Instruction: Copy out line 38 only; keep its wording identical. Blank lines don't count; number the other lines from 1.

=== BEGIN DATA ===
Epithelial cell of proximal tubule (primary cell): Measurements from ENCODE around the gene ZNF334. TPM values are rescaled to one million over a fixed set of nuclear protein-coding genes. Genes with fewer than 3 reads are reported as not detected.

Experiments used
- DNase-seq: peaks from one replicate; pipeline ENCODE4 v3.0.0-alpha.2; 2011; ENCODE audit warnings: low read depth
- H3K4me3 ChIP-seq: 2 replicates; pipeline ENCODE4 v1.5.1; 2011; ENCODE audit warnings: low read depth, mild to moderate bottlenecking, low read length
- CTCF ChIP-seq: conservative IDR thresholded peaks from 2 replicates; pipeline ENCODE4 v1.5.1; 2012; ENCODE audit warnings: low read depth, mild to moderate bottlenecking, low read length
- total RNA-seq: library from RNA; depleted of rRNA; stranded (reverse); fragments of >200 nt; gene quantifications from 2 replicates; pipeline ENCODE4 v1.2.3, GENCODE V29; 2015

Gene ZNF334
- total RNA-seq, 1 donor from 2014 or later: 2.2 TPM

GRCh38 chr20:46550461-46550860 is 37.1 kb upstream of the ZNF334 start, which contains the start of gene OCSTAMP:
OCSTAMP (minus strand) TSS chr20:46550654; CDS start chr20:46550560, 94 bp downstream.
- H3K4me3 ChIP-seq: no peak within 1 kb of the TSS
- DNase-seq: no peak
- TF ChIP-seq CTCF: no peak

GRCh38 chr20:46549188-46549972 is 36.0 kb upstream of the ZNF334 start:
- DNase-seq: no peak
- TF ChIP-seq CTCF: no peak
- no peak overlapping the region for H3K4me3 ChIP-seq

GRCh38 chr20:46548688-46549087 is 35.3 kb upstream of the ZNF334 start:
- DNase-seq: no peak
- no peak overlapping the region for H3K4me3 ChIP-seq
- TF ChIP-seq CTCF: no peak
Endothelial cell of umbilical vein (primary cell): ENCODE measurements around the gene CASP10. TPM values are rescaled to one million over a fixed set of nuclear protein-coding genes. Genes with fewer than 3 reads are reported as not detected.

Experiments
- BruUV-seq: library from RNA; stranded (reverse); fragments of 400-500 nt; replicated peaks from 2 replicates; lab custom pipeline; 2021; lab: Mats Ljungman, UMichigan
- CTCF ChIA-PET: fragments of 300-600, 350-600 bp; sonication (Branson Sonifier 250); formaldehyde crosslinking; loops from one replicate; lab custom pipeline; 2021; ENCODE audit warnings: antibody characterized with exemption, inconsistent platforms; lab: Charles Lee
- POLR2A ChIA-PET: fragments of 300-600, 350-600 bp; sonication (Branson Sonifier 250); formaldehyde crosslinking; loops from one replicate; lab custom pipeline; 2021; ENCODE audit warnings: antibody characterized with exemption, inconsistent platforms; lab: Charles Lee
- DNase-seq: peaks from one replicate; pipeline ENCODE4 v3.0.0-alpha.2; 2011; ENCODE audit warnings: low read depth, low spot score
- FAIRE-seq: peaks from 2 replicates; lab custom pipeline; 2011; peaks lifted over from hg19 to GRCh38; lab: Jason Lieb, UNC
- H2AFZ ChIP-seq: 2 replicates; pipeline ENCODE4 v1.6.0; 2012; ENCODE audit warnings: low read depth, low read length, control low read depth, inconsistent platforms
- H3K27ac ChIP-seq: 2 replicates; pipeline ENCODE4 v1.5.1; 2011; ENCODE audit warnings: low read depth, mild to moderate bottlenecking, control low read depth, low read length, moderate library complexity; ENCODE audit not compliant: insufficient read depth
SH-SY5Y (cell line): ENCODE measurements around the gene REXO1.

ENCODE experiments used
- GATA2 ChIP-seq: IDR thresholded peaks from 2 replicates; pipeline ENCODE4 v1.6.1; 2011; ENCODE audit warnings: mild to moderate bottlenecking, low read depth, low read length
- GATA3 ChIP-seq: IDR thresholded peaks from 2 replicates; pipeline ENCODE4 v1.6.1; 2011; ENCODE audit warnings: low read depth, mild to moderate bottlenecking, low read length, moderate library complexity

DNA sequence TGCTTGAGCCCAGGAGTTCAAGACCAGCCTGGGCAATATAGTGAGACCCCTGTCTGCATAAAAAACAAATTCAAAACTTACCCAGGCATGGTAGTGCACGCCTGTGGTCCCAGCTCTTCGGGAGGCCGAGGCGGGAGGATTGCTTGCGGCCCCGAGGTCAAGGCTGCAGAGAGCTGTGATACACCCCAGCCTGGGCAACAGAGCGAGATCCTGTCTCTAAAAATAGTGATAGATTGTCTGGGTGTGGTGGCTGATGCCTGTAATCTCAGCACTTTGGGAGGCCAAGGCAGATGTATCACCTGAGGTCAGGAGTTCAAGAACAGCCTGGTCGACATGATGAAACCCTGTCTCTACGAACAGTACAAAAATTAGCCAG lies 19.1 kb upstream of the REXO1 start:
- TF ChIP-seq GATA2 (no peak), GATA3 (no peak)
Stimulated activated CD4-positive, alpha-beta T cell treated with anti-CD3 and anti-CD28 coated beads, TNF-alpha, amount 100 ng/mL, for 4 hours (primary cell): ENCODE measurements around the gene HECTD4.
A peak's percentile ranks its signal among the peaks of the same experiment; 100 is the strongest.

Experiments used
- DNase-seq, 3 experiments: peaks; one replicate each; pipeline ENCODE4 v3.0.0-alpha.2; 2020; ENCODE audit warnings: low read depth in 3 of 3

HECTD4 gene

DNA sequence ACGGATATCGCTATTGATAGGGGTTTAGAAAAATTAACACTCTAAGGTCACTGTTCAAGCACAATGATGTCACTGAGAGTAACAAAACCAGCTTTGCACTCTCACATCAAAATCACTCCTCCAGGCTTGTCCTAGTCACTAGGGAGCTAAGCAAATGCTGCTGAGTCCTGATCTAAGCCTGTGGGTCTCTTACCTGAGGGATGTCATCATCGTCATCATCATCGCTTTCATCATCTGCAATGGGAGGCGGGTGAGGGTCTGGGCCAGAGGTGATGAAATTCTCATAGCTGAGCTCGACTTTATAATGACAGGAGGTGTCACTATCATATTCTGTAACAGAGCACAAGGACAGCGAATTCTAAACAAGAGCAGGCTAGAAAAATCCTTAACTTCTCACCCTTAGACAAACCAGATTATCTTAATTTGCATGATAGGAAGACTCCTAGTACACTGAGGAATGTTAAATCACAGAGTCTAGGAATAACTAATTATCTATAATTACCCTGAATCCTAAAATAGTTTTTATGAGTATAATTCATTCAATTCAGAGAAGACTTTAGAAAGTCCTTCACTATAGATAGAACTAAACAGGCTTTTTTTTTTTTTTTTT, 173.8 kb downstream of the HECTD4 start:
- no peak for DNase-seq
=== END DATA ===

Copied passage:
A peak's percentile ranks its signal among the peaks of the same experiment; 100 is the strongest.